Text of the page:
Rivers, skies, and mountains become legal persons under Rights of Nature laws, but their implementation has been difficult. To help interpret and enforce these laws, scientific knowledge must be integrated. Continue reading Can Science Boost the Rights of Nature Movement?
by Isle Bastillefigures by Allie Elchert In an episode of the BBC show Planet Earth there is a harrowing scene depicting thousands of freshly hatched baby sea turtles scuttling away from the sea towards a busy highway. A somber voice-over relays that the hatchlings are misguided by the nearby city lights. Paradoxically, while this was a human-driven habitat disruption, the turtles will not survive without … Continue reading Can assisted colonization save endangered species?
by Arianna Lord Earlier this year, the Columbus Zoo and Aquarium performed artificial insemination on two of their female polar bears in hopes that the procedure would produce cubs. Polar bears greatly rely on Arctic sea ice for hunting, traveling, mating, and resting. However, because of the continued shrinking of sea ice due to climate change, polar bears have been listed as a threatened species … Continue reading Assisted Reproductive Technologies for Biodiversity Conservation
by Olubusola Olukoyafigures by Corena Loeb Our ability to take in information from the world around us, make inferences, and execute appropriate reactions is generated by our brains. The brain, which weighs about 1.5 kilograms in the average adult, takes up 20% of our body’s energy expenditure to power a network of roughly 86 billion cells. Ongoing research in the field of neuroscience utilizes various … Continue reading What it Takes to Make a Brain: Cellular diversity in cortical development
by Wei Lifigures by MacKenzie Mauger Microbial communities, known as microbiomes, are everywhere—on our bodies, in our food, and in the environment—and they are as important as they are prevalent. The gut microbiome interacts with our body and influences our health, the bacteria composition in cheese and other fermented products shapes their taste, and the bacteria in the soil helps plants grow faster. These microbial … Continue reading Cooperation vs. Competition: Microbiome Diversity and Interactions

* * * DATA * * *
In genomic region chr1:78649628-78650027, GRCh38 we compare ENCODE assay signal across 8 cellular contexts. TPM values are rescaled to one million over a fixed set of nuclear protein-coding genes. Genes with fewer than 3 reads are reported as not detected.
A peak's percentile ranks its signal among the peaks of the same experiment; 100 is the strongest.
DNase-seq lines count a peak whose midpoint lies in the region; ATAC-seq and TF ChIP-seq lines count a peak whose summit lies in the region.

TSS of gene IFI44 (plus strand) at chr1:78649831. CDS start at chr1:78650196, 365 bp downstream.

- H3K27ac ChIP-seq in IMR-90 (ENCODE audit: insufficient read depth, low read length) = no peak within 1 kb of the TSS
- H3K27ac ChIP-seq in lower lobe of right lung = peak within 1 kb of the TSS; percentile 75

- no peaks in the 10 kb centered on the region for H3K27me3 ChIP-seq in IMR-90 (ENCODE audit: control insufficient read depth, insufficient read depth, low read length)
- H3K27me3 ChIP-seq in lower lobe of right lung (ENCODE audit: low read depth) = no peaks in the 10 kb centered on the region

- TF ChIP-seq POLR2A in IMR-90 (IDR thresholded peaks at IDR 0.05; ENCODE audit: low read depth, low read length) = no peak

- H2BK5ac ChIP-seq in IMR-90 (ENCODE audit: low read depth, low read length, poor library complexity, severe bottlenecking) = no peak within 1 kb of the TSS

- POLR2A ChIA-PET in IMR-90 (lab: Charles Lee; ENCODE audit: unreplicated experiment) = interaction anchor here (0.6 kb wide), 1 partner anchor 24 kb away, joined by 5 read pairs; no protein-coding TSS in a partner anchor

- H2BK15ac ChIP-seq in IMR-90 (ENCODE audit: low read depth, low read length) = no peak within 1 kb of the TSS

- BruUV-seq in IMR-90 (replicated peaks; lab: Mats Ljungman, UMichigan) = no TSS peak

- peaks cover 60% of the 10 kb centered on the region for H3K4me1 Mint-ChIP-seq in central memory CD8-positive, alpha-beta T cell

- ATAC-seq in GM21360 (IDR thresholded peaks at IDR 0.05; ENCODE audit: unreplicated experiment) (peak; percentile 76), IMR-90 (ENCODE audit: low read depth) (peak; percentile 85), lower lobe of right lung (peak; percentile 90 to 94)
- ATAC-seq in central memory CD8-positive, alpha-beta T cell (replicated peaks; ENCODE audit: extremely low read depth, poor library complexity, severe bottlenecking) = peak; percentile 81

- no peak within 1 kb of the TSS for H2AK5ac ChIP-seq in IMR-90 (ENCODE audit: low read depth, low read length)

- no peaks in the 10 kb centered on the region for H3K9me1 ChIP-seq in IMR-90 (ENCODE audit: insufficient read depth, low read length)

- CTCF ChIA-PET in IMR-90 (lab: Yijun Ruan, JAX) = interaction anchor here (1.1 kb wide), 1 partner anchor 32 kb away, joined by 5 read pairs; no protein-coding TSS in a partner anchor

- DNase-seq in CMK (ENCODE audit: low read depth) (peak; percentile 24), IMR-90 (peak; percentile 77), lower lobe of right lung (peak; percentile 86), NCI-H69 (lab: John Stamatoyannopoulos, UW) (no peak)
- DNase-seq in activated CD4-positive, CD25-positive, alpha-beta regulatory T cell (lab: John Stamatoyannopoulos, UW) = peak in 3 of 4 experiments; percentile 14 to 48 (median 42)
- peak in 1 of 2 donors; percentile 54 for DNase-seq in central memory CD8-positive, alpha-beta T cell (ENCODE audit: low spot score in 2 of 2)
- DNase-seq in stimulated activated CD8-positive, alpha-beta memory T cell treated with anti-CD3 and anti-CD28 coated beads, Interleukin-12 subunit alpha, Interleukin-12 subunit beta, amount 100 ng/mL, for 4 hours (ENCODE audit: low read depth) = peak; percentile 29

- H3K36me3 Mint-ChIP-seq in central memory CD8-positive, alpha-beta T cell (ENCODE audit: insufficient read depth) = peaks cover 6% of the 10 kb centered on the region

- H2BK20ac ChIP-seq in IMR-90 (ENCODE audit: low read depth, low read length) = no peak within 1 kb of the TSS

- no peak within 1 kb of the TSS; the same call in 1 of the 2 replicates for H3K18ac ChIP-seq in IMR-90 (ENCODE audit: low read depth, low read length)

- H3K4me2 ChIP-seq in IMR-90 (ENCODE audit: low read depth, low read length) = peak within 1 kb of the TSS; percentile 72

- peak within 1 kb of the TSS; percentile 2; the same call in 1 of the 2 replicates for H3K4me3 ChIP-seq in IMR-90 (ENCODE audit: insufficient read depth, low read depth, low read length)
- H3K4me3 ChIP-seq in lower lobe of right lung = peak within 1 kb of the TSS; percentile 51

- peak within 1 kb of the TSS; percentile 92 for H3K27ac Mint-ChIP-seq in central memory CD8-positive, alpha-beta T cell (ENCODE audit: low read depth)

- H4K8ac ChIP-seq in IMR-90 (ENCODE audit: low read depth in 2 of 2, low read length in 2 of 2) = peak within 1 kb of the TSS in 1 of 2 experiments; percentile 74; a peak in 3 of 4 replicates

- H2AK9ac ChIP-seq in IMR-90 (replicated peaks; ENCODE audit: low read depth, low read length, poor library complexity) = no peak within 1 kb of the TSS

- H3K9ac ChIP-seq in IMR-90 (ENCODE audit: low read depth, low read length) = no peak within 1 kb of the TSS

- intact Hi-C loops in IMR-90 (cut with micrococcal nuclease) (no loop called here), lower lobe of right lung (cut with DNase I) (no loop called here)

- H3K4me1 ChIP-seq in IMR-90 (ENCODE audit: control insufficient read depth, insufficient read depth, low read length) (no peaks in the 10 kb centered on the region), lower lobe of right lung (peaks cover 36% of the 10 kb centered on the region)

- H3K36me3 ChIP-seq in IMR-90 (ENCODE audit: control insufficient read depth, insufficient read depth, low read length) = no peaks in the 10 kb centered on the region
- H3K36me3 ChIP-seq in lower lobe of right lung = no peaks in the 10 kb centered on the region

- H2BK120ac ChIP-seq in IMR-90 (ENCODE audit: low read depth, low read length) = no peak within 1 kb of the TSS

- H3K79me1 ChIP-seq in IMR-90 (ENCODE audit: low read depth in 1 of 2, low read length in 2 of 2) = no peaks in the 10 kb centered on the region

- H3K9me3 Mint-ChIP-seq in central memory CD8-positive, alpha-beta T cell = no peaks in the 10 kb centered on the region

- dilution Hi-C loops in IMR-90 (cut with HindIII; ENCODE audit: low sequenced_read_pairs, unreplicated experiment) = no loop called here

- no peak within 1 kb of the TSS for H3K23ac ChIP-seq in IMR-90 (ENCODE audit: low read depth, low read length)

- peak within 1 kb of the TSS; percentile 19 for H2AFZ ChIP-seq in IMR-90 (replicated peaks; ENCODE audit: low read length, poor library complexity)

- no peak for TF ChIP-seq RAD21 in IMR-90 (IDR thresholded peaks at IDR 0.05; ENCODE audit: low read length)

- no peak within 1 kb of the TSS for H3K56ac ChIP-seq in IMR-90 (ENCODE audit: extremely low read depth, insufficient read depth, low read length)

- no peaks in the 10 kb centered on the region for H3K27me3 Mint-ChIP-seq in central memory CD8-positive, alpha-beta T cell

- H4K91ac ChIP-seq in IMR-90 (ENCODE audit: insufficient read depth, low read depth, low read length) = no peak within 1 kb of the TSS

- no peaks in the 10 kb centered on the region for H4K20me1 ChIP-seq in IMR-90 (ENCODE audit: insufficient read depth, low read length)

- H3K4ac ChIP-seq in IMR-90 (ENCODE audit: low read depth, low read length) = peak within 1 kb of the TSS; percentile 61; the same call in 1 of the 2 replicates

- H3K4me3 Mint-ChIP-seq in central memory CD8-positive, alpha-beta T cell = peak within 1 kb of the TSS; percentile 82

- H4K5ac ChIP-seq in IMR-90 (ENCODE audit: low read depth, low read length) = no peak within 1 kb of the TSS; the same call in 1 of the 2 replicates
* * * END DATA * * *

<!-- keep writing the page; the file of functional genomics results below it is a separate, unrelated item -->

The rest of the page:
by Sanjana Kulkarni SARS-CoV-2 may have spread to humans from an animal host, but it is not the only disease-causing agent (i.e. pathogen) to have done so. Lyme disease, Ebola virus, influenza, HIV, the plague, and rabies virus are just some examples of zoonotic diseases, meaning that they originated in animals and spread (i.e spilled over) to humans. Many human activities, such as deforestation and … Continue reading Biodiversity Loss Can Increase the Spread of Zoonotic Diseases
The world we live in is full of both seen and unseen wonders, filled with unique human beings, organisms, and communities. From the hundreds and thousands of bacteria that make up the microbiomes we interact with on a daily basis, to the efforts made to conserve and increase biodiversity, to saving endangered species, scientific research has enabled us to uncover and preserve more and more … Continue reading Special Edition: Diversity
A new look at the louse family tree has revealed that many lice hosted by mammals, including the human head louse, have coevolved with mammals over tens of millions of years. Continue reading Itching for a change? Some lice have evolved alongside their hosts for millions of years.
Alaska is experiencing fast and expansive consequences of climate change, resulting in an increase in greenness in Arctic areas. Continue reading Climate Change Drives Arctic Greening
A comprehensive study indicates that over 500 terrestrial vertebrate species (which excludes fish, invertebrate, and plant species) will go extinct within the next decade unless we change our practices. Continue reading Losing Ground: Populations shrink and mass extinctions accelerate